Review: Fuelling The Cycling Revolution

Is it just me or are cyclists a lot more aware of nutrition these days? I don’t know if it’s just that I am myself or that I’m really interested in food (because I enjoy eating it!) but it really feels like there’s been a slew of cycling cookbooks recently, in fact I must try and get my hands on some of them.

Though I haven’t read them, I get the impression that Fuelling the Cycling Revolution is somewhat different to books such as Hannah Grant’s Grand Tour Cookbook and Velochef, which from what I can tell are collections of recipes. This book actually looks at the science of nutrition and it does so in a clever way, managing to be detailed whilst really easy to read and understand – I read it in two sittings.

 

 

‘Anyone can call themselves a nutritionist, regardless of qualifications,’ so it’s important to note that the author Nigel Mitchell is a qualified dietician, a protected title that enables you ‘to use nutrition in a clinical setting as a therapeutic tool.’ Thanks to his qualifications, Mitchell has worked for the NHS, Team Sky and British Cycling  and is now head of nutrition at Cannondale-Drapac.  With 25 years experience of clinical and elite sports nutrition he really knows what he is talking about.

 

 

The book begins with some nutrition basics before moving onto a section on gut health, which is an important consideration for a cyclists, firstly because you never want to get a bad stomach whilst racing a bike but also because poor gut health means you don’t absorb nutrients effectively.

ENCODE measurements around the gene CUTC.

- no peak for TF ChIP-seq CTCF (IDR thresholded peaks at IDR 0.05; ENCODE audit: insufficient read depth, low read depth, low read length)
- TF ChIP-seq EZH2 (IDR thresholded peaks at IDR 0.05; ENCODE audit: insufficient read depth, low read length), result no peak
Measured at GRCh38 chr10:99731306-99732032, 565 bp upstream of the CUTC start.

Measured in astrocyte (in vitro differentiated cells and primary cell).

From there we move on to hydration and then strategies for fuelling, looking in to what to eat the day before, during and after a ride. This is backed up with a great section filled with nutrition timelines that explain what to do and when in a variety of situations, for example, if you are riding an evening TT or if you’ve a morning cyclocross race.

 

The section on supplements is insightful, Mitchell talking about the psychological effects of some traditional supplements before giving a (short) list of the ones he actually thinks work. He also gives a few recipes for meals (24 in total) that include beneficial vitamins, minerals or particular ratios of macronutrients.

I found the book really enjoyable, accessible and useful and it’s interesting to peek into the world of elite cycling and see what those at the top of the game are doing when it comes to diet. Although this book is aimed at those wanting to maximise performance on the bike and give their body adequate support when racing or training, the advice is actually relevant to anyone (with the exception of the part about supplements) because it’s all about non faddy diets and eating quality food.

Fuelling the Cycling Revolution by Nigel Mitchell
£16.99 Paperback Original / £14.99 eBook
www.bloomsbury.com

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